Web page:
Acknowledgement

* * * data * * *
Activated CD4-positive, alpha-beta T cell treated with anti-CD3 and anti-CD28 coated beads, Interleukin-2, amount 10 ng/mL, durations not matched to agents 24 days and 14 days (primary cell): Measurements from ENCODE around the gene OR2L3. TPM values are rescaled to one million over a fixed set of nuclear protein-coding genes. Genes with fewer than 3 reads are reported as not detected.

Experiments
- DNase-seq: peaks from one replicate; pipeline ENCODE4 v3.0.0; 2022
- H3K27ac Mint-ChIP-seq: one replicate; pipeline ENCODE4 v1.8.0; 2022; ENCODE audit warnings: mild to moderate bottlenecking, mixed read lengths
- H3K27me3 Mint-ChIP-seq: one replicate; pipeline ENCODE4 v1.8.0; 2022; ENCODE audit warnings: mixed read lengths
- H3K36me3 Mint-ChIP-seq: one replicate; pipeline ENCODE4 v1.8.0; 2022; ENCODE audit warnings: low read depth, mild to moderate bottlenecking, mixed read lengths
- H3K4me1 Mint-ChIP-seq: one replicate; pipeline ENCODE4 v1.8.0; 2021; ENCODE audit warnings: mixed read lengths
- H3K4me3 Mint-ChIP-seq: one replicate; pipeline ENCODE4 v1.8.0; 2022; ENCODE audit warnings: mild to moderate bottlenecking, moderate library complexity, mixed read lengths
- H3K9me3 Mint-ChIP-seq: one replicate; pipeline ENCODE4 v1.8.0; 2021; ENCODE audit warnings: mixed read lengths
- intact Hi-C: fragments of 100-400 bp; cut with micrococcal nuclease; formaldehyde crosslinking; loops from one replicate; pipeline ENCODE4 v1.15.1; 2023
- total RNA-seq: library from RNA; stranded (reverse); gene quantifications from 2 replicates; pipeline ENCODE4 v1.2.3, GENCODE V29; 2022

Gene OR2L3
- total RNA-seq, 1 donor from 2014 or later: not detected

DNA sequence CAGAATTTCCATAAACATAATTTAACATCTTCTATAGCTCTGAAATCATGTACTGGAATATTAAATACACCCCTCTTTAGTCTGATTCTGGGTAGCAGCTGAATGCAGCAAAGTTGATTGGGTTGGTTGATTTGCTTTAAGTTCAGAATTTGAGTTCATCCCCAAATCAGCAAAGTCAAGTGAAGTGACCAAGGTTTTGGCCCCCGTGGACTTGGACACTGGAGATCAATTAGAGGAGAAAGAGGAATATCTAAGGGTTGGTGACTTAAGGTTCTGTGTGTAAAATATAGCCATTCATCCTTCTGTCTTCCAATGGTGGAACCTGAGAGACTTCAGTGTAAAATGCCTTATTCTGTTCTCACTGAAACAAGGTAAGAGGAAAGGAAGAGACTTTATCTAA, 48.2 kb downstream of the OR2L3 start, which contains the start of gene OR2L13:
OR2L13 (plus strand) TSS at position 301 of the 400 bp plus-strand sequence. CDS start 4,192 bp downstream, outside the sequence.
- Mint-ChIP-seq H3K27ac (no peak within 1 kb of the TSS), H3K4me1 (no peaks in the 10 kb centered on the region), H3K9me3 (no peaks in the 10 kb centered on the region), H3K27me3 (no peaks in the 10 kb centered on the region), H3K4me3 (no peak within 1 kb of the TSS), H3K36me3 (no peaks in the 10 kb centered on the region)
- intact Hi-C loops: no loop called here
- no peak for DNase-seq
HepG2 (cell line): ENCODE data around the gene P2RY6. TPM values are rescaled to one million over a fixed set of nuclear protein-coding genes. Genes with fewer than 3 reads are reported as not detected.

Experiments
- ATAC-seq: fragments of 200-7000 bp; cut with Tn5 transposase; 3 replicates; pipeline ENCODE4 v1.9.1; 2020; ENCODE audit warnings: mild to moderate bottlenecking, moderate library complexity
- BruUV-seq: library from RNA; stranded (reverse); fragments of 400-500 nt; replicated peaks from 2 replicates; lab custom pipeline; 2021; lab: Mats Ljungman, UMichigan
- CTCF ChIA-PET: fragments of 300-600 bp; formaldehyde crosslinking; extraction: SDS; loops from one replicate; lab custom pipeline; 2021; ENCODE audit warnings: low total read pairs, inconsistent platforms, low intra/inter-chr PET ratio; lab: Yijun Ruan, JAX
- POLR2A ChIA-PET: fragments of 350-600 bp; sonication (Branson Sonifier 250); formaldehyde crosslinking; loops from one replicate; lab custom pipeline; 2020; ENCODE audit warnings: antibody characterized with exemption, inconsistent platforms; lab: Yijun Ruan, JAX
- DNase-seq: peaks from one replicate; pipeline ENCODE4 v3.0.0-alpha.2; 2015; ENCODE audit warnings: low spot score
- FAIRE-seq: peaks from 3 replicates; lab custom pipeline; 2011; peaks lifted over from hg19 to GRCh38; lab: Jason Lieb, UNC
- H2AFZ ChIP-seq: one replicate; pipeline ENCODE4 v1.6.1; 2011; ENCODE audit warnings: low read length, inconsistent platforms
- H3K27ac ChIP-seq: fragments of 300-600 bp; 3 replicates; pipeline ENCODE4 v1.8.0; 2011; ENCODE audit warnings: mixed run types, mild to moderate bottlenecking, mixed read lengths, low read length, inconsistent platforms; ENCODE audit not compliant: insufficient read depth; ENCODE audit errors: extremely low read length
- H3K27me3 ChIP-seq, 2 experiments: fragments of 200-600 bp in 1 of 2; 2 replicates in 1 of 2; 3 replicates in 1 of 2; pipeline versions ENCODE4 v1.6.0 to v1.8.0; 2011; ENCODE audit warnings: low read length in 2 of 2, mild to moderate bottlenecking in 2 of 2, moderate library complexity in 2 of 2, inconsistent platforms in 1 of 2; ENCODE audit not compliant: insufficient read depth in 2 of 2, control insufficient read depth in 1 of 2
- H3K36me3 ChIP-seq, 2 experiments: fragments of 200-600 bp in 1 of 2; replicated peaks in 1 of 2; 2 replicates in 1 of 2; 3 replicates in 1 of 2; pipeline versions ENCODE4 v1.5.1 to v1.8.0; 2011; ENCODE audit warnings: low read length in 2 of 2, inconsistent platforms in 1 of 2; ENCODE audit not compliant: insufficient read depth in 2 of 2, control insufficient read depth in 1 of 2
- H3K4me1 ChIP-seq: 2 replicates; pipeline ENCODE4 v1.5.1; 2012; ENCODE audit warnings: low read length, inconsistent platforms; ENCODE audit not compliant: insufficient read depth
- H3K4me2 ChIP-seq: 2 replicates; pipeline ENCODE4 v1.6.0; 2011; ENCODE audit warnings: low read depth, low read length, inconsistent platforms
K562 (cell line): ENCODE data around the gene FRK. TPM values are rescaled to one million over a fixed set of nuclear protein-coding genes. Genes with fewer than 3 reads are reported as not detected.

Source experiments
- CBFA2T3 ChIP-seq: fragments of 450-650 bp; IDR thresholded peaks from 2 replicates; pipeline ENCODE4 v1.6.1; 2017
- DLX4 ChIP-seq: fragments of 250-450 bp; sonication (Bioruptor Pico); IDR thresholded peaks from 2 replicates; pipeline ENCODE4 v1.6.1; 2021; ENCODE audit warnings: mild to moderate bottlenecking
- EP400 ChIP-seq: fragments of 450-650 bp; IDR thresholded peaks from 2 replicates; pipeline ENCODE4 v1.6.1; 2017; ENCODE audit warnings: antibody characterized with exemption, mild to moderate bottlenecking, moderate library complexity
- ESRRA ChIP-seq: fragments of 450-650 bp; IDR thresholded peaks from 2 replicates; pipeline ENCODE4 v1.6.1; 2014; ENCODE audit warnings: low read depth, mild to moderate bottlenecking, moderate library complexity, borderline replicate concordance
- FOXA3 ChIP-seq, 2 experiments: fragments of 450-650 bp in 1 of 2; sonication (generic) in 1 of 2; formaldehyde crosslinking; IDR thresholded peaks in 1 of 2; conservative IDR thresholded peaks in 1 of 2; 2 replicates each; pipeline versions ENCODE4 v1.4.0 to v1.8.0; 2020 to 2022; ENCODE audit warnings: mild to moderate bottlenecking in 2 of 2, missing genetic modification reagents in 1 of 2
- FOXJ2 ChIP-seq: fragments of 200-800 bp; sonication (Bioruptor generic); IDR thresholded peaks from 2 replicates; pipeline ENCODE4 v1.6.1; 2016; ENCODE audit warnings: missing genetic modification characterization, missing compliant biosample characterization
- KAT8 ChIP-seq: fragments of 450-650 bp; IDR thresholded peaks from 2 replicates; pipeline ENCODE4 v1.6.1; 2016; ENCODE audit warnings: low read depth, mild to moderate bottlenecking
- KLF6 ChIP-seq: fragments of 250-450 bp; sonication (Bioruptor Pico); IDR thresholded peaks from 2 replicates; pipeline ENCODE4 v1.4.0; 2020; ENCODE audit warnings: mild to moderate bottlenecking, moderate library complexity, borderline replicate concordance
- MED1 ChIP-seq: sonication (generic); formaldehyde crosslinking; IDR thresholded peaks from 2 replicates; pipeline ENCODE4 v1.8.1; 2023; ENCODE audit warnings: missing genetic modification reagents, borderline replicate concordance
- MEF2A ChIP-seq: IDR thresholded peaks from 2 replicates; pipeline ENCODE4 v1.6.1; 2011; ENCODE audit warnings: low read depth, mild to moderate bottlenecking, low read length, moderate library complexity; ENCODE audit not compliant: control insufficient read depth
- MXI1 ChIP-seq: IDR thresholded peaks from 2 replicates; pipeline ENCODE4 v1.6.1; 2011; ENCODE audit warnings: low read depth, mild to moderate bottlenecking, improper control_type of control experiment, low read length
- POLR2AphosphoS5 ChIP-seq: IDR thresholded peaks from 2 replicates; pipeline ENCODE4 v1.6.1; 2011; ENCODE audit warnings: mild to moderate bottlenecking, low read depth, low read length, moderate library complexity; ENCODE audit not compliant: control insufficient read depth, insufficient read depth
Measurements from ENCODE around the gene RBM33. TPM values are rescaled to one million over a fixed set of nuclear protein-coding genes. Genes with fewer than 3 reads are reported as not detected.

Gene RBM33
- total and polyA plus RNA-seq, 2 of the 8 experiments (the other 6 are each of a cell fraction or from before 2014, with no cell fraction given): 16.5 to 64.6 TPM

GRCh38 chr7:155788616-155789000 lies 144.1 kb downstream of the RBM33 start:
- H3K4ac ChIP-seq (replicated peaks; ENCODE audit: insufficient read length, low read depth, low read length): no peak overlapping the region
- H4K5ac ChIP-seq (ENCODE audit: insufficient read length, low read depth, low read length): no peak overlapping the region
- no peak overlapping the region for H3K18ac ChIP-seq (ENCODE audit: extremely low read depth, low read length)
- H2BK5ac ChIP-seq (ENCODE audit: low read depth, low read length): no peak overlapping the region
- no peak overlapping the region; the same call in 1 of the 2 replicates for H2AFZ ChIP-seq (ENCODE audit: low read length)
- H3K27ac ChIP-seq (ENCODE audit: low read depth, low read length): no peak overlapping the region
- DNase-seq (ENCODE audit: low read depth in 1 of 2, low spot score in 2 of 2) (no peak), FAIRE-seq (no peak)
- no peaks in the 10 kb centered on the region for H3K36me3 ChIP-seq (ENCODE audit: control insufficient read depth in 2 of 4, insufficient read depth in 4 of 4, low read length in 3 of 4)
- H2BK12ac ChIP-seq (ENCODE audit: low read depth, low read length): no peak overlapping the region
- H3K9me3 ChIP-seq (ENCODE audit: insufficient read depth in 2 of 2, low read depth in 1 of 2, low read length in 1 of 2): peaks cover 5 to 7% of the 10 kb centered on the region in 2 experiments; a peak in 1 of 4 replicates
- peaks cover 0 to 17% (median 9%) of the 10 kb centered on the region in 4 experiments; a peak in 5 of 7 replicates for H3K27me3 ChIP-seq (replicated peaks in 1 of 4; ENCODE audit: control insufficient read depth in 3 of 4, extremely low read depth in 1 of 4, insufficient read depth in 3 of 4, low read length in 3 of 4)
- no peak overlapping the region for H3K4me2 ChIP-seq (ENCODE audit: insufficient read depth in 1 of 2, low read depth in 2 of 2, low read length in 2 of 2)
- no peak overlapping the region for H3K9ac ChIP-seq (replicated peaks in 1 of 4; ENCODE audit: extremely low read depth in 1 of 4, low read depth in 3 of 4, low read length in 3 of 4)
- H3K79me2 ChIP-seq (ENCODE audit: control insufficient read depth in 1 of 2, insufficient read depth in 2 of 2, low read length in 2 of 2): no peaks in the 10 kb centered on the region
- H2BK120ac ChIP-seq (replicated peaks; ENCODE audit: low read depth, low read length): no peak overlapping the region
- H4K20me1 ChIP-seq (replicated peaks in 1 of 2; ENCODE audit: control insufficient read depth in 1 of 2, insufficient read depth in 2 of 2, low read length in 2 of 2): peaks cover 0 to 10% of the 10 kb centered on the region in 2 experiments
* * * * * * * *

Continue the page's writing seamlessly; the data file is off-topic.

The primary studies by Fiest et al., Patten et al., Amoozegar et al. and Prisnie et al. were supported by the Cumming School of Medicine, University of Calgary, and Alberta Health Services through the Calgary Health Trust, as well as the Hotchkiss Brain Institute. Dr. Patten was supported by a Senior Health Scholar award from Alberta Innovates Health Solutions. Dr. Jetté was supported by a Canada Research Chair in Neurological Health Services Research and an AIHS Population Health Investigator Award. The primary study by Amtmann et al. was supported by a grant from the Department of Education (NIDRR grant number H133B080025) and by the National Multiple Sclerosis Society (MB 0008). Collection of data for the study by Arroll et al. was supported by a project grant from the Health Research Council of New Zealand. Data collection for the study by Ayalon et al. was supported from a grant from Lundbeck International. The primary study by Khamseh et al. was supported by a grant (M-288) from Tehran University of Medical Sciences. The primary studies by Marrie et al. and Bernstein et al. were supported by CIHR (THC-135234) and Crohn's and Colitis Canada. Dr. Bernstein was supported in part by the Bingham Chair in Gastroenterology. The primary studies by Bhana et al., Kohrt et al. and Nakku et al. were output of the PRogramme for Improving Mental health carE (PRIME) and were supported by the UK Department for International Development (201446). The views expressed do not necessarily reflect the UK Government’s official policies. The primary study by Bombardier et al. was supported by the Department of Education, National Institute on Disability and Rehabilitation Research, Spinal Cord Injury Model Systems: University of Washington (grant no. H133N060033), Baylor College of Medicine (grant no. H133N060003), and University of Michigan (grant no. H133N060032). The primary study by Buji et al. was supported by grants from the UKMMC Fundamental Research Fund (FF-2015-051) and the Fundamental Research Grant Scheme by the Malaysian Ministry of Higher Education (FRGS/2/2014/SKK09/UKM/02/1). Collection of data for the primary study by Kiely et al. was supported by National Health and Medical Research Council (grant number 1002160) and Safe Work Australia. Dr. Butterworth was supported by Australian Research Council Future Fellowship FT130101444. Collection of data for the primary study by Zhang et al. was supported by the European Foundation for Study of Diabetes, the Chinese Diabetes Society, Lilly Foundation, Asia Diabetes Foundation and Liao Wun Yuk Diabetes Memorial Fund. The primary study by Chibanda et al. was supported by a grant from Grand Challenges Canada (0087-04). Dr. Cholera was supported by a United States National Institute of Mental Health (NIMH) grant (5F30MH096664), and the United States National Institutes of Health (NIH) Office of the Director, Fogarty International Center, Office of AIDS Research, National Cancer Center, National Heart, Blood, and Lung Institute, and the NIH Office of Research for Women’s Health through the Fogarty Global Health Fellows Program Consortium (1R25TW00934001) and the American Recovery and Reinvestment Act. The primary study by Conway et al. was supported by the Institute of Health and Biomedical Innovation at Queensland University of Technology and the Sigma Theta Tau International Honour Society of Nursing (ID: 8580). Dr. Conwell received support from NIMH (R24MH071604) and the Centers for Disease Control and Prevention (R49 CE002093). The primary study by Grool et al. was supported by a programme grant from The Netherlands Heart Foundation (2007B027). The primary study by Zuithoff et al. was supported by The European Commission (PREDICTQL4-CT2002-00683) and The Netherlands Organization for Scientific Research (ZonMw 016.046.360). Collection of data for the primary study by Delgadillo et al. was supported by grant from St. Anne’s Community Services, Leeds, United Kingdom. The primary study by Martin-Subero et al. was supported in part by a grant from the Spanish Ministry of Health's Health Research Fund (Fondo de Investigaciones Sanitarias, project 97/1184). Collection of data for the primary study by Fann et al. was supported by grant RO1 HD39415 from the US National Center for Medical Rehabilitation Research. The primary study by Fischer et al. was funded by the German Federal Ministry of Education and Research (01GY1150). The primary study by van Heyningen et al. was supported by the Medical Research Council of South Africa (415865), Cordaid Netherlands (Project 103/10002 G Sub 7) and the Truworths Community Foundation Trust, South Africa. The primary study by Fisher et al. was supported by grants from the National Health and Medical Research Council (APP1026550), the Australian Government Department of Social Services - Families, Housing, Community Services and Indigenous Affairs, and the Victorian Department of Education and Early Childhood Development. Dr. Fisher was supported by a Monash Professorial Fellowship and the Jean Hailes Professorial Fellowship, which is supported by a grant to the Jean Hailes Foundation from the H and L Hecht Trust managed by Perpetual Trustees. The primary study by Baron et al. was supported by the National Income Dynamics Study (NIDS), at the University of Cape Town, South Africa. The NIDS is implemented by the Southern Africa Labour and Development Research Unit, and is funded by the Department of Planning, Monitoring and Evaluation. The funding body was involved in the design of the primary study. Data for the primary study by Gelaye et al. was supported by grant from the NIH (T37 MD001449). Collection of data for the primary study by Gjerdingen et al. was supported by grants from the NIMH (R34 MH072925, K02 MH65919, P30 DK50456). The primary study by Gholizadeh et al. was supported by University of Technology Sydney under UTS Research Reestablishment Grants. The primary study by Green et al. (2018) was supported by a grant from the Duke Global Health Institute (453-0751). The primary study by Eack et al. was funded by the NIMH (R24 MH56858). Collection of data for the primary study by Hobfoll et al. was made possible in part from grants from NIMH (RO1 MH073687) and the Ohio Board of Regents. Dr. Hall received support from a grant awarded by the Research and Development Administration Office, University of Macau (MYRG2015-00109-FSS). The primary study by Garabiles et al. was supported by the Macao (SAR) Government, through the University of Macau RSKTO grants: MYRG-2014-111. The primary study by Roch et al. was supported by grants from German Pension Insurance Company (Bund). The primary study by Hantsoo et al. was supported by K23 MH107831-02, Brain and Behavior Research Foundation NARSAD Young Investigator Award. The primary study by Haroz et al. was supported by the United States Agency for International Development Victims of Torture Fund: AID-DFD A-00-08-00308. Dr. Haroz was supported by a NIMH T32 predoctoral training grant (MH014592-38) and postdoctoral training grant (MH103210) during the conduct of primary study. Collection of data provided by Drs. Härter and Reuter was supported by the Federal Ministry of Education and Research (grants No. 01 GD 9802/4 and 01 GD 0101) and by the Federation of German Pension Insurance Institute. The primary study by Henkel et al. was funded by the German Ministry of Research and Education. The primary study by Hides et al. was funded by the Perpetual Trustees, Flora and Frank Leith Charitable Trust, Jack Brockhoff Foundation, Grosvenor Settlement, Sunshine Foundation and Danks Trust. Data for the study by Razykov et al. was collected by the Canadian Scleroderma Research Group, which was funded by the CIHR (FRN 83518), the Scleroderma Society of Canada, the Scleroderma Society of Ontario, the Scleroderma Society of Saskatchewan, Sclérodermie Québec, the Cure Scleroderma Foundation, Inova Diagnostics Inc., Euroimmun, FRQS, the Canadian Arthritis Network, and the Lady Davis Institute of Medical Research of the Jewish General Hospital, Montréal, QC. Dr. Hudson was supported by a FRQS Senior Investigator Award. Collection of data for the primary study by Hyphantis et al. (2014) was supported by grant from the National Strategic Reference Framework, European Union, and the Greek Ministry of Education, Lifelong Learning and Religious Affairs (ARISTEIA-ABREVIATE, 1259). The primary study by Paika et al. was supported by the European Economic Area (EEA) Financial Mechanism 2009–2014 (EEA GR07/3767) and National funds as part of the program “Dissimilarity, Inequality and Social Integration” (132324/I4-25/8/2015). The primary study by Inagaki et al. was supported by the Ministry of Health, Labour and Welfare, Japan. The primary study by Twist et al. was funded by the UK National Institute for Health Research under its Programme Grants for Applied Research Programme (grant reference number RP-PG-0606-1142). The primary study by Kim et al. was supported by a grant from the Korean Mental Health Technology R&D Project, Ministry of Health & Welfare, Republic of Korea (HM14C2567), an Institute for Information & Communications Technology Promotion grant funded by the Korea government (MSIP) (B0132- 15-1003: the development of skin adhesive patches for the monitoring and prediction of mental disorders), and by the Original Technology Research Program for Brain Science through the National Research Foundation of Korea (NRF) funded by the Ministry of Education, Science and Technology (NRF-2016M3C7A1947307). Dr. Kiely was supported by funding from an Australian National Health and Medical Research Council fellowship (grant number 1088313). The primary study by Park et al. was supported by a grant from the National R&D Program for Cancer Control, Ministry for Health and Welfare, Republic of Korea (grant number: 0820340). The primary study by Janssen et al. was supported by the European Regional Development Fund as part of OP-ZUID; the Province of Limburg; the department of Economic Affairs of the Netherlands (31O.041); Stichting the Weijerhorst, the Pearl String Initiative Diabetes; the Cardiovascular Center Maastricht Cardiovasculair Research Institute Maastricht; School of Nutrition, Toxicology and Metabolism; Stichting Annadal; and Health Foundation Limburg. The primary study by Lamers et al. was funded by the Netherlands Organisation for Health Research and development (grant number 945-03-047). The primary study by Lara et al. was supported by the Consejo Nacional de Ciencia y Tecnología/National Council for Science and Technology (CB-2009-133923-H). The primary study by Liu et al. (2011) was funded by a grant from the National Health Research Institute, Republic of China (NHRI-EX97-9706PI). The primary study by Lotrakul et al. was supported by the Faculty of Medicine, Ramathibodi Hospital, Mahidol University, Bangkok, Thailand (grant number 49086). The primary studies by Osório et al. (2012) were funded by Reitoria de Pesquisa da Universidade de São Paulo (grant number 09.1.01689.17.7) and Banco Santander (grant number 10.1.01232.17.9). Dr. Bernd Löwe received research grants from Pfizer, Germany, and from the medical faculty of the University of Heidelberg, Germany (project 121/2000) for the study by Gräfe et al. Dr. Marrie was supported by the Waugh Family Chair in Multiple Sclerosis and the Research Manitoba Chair, and CIHR grants, during the conduct of the study. Collection of data for the primary study by Williams et al. was supported by a NIMH grant to Dr. Marsh (RO1-MH069666). Dr. Marx was supported by the Department of Defense (W81XWH-08-2- 0100/W81XWH-08-2-0102 and W81XWH-12- 2-0117/W81XWH-12-2-0121). The primary study by Mohd Sidik et al. was funded under the Research University Grant Scheme from Universiti Putra Malaysia, Malaysia and the Postgraduate Research Student Support Accounts of the University of Auckland, New Zealand. The primary study by Santos et al. was funded by the National Program for Centers of Excellence (PRONEX/FAPERGS/CNPq, Brazil). The primary study by Muramatsu et al. (2007) was supported by an educational grant from Pfizer US Pharmaceutical Inc. The primary study by Muramatsu et al. (2018) was supported by grants from Niigata Seiryo University. Dr. Osório was supported by Productivity Grants (PQ-CNPq-2 -number 301321/2016-7). Collection of primary data for the study by Pence et al. was provided by NIMH (R34MH084673). The primary study by Persoons et al. was partly funded by a grant from the Belgian Ministry of Public Health and Social Affairs and supported by a limited grant from Pfizer Belgium. The primary study by Picardi et al. was supported by funds for current research from the Italian Ministry of Health. The primary study by Wagner et al. was supported by grants U10CA21661, U10CA180868, U10CA180822, and U10CA37422 from the National Cancer Institute. The study was also funded in part by a grant from the Pennsylvania Department of Health. The department specifically declaims responsibility for any analyses, interpretations, or conclusions of the primary study. The primary study by Rancans et al. was supported by The National Research Programme BIOMEDICINE 2014–2017 (5.8.1.). The primary study by Rooney et al. was funded by the United Kingdom National Health Service Lothian Neuro-Oncology Endowment Fund. Dr. Shaaban was supported by funding from Universiti Sains Malaysia. The primary study by Shinn et al. was supported by grant NCI K07 CA 093512 and the Lance Armstrong Foundation. The primary study by Sidebottom et al. was funded by a grant from the United States Department of Health and Human Services, Health Resources and Services Administration (grant number R40MC07840). Simning et al.’s research was supported in part by grants from the NIH (T32 GM07356), Agency for Healthcare Research and Quality (R36 HS018246), NIMH (R24 MH071604), and the National Center for Research Resources (TL1 RR024135). The primary study by Spangenberg et al. was supported by a junior research grant from the medical faculty, University of Leipzig. Dr. Stafford received PhD scholarship funding from the University of Melbourne. The primary study by Swartz et al. was supported by grants from HSF Ontario (000392) and CIHR (1012404). Dr. Swartz received salary support from a New Investigator Award and the HJ Barnett Award from the HSF Canada, the Canadian Partnership for Stroke Recovery, the Department of Medicine, Sunnybrook HSC and University of Toronto, and the Brill Chair in Neurology Sunnybrook HSC. Dr. Tran was supported by a Monash Bridging Postdoctoral Fellowship. Collection of data for the studies by Turner et al. (2012) were funded by a bequest from Jennie Thomas through the Hunter Medical Research Institute. The study by van Steenbergen-Weijenburg et al. was funded by Innovatiefonds Zorgverzekeraars. The primary study by Volker et al. was supported by The Netherlands organization for Health Research and Development (ZonMw) and from Achmea SZ, a Dutch insurance company. The study by Wittkampf et al. was funded by The Netherlands Organization for Health Research and Development (ZonMw) Mental Health Program (nos. 100.003.005 and 100.002.021) and the Academic Medical Center/University of Amsterdam. Dr Vöhringer was supported by the Fund for Innovation and Competitiveness of the Chilean Ministry of Economy, Development and Tourism, through the Millennium Scientific Initiative (grant number IS130005). The primary study by Liu et al. (2015) was supported by CIHR (MOP-114970). The primary study by Wang et al. was supported by grants from the Shanghai Health Bureau (Grant number XBR2011015) and from the Ministry of Science and Technology project (2009BAI77B08, 2012BAI01B07). The primary study by Thombs et al. was done with data from the Heart and Soul Study. The Heart and Soul Study was funded by the Department of Veterans Epidemiology Merit Review Program, the Department of Veterans Affairs Health Services Research and Development service, the National Heart Lung and Blood Institute (R01 HL079235), the American Federation for Aging Research, the Robert Wood Johnson Foundation, and the Ischemia Research and Education Foundation. The primary study by Liu et al. (2016) was supported by Shanghai Municipal Health and Family Planning Commission Bureau-level Project - Preliminary Exploration of Depression Risk Prediction Model for Outpatients in General Hospitals (Project No. 2010105).